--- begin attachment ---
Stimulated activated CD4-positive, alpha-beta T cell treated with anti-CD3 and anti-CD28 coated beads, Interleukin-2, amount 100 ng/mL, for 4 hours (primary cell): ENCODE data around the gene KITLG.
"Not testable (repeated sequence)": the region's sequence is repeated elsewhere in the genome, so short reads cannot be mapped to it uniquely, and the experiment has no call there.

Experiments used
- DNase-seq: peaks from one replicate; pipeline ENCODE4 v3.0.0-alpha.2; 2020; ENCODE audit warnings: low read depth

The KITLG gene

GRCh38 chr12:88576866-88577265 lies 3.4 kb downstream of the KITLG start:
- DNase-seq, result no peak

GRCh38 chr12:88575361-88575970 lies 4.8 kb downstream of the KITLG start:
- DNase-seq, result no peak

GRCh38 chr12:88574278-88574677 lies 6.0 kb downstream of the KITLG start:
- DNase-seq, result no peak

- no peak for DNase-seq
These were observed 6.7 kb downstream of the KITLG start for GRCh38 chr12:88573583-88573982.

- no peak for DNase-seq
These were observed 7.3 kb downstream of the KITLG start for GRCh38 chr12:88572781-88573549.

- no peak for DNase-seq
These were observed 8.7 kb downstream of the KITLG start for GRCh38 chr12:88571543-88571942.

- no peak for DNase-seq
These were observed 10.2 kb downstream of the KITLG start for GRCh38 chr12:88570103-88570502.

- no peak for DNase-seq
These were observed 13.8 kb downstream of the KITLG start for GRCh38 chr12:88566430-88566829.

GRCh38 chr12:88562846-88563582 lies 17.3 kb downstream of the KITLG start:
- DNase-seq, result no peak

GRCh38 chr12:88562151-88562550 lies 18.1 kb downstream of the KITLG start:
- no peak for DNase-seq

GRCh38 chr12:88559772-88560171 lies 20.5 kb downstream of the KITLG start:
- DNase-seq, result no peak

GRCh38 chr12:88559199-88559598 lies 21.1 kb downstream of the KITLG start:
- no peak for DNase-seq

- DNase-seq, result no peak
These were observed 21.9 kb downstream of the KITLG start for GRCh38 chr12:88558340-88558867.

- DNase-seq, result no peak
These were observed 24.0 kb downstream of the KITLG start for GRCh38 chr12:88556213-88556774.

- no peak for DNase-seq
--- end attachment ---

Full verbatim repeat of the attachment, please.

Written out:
Stimulated activated CD4-positive, alpha-beta T cell treated with anti-CD3 and anti-CD28 coated beads, Interleukin-2, amount 100 ng/mL, for 4 hours (primary cell): ENCODE data around the gene KITLG.
"Not testable (repeated sequence)": the region's sequence is repeated elsewhere in the genome, so short reads cannot be mapped to it uniquely, and the experiment has no call there.

Experiments used
- DNase-seq: peaks from one replicate; pipeline ENCODE4 v3.0.0-alpha.2; 2020; ENCODE audit warnings: low read depth

The KITLG gene

GRCh38 chr12:88576866-88577265 lies 3.4 kb downstream of the KITLG start:
- DNase-seq, result no peak

GRCh38 chr12:88575361-88575970 lies 4.8 kb downstream of the KITLG start:
- DNase-seq, result no peak

GRCh38 chr12:88574278-88574677 lies 6.0 kb downstream of the KITLG start:
- DNase-seq, result no peak

- no peak for DNase-seq
These were observed 6.7 kb downstream of the KITLG start for GRCh38 chr12:88573583-88573982.

- no peak for DNase-seq
These were observed 7.3 kb downstream of the KITLG start for GRCh38 chr12:88572781-88573549.

- no peak for DNase-seq
These were observed 8.7 kb downstream of the KITLG start for GRCh38 chr12:88571543-88571942.

- no peak for DNase-seq
These were observed 10.2 kb downstream of the KITLG start for GRCh38 chr12:88570103-88570502.

- no peak for DNase-seq
These were observed 13.8 kb downstream of the KITLG start for GRCh38 chr12:88566430-88566829.

GRCh38 chr12:88562846-88563582 lies 17.3 kb downstream of the KITLG start:
- DNase-seq, result no peak

GRCh38 chr12:88562151-88562550 lies 18.1 kb downstream of the KITLG start:
- no peak for DNase-seq

GRCh38 chr12:88559772-88560171 lies 20.5 kb downstream of the KITLG start:
- DNase-seq, result no peak

GRCh38 chr12:88559199-88559598 lies 21.1 kb downstream of the KITLG start:
- no peak for DNase-seq

- DNase-seq, result no peak
These were observed 21.9 kb downstream of the KITLG start for GRCh38 chr12:88558340-88558867.

- DNase-seq, result no peak
These were observed 24.0 kb downstream of the KITLG start for GRCh38 chr12:88556213-88556774.

- no peak for DNase-seq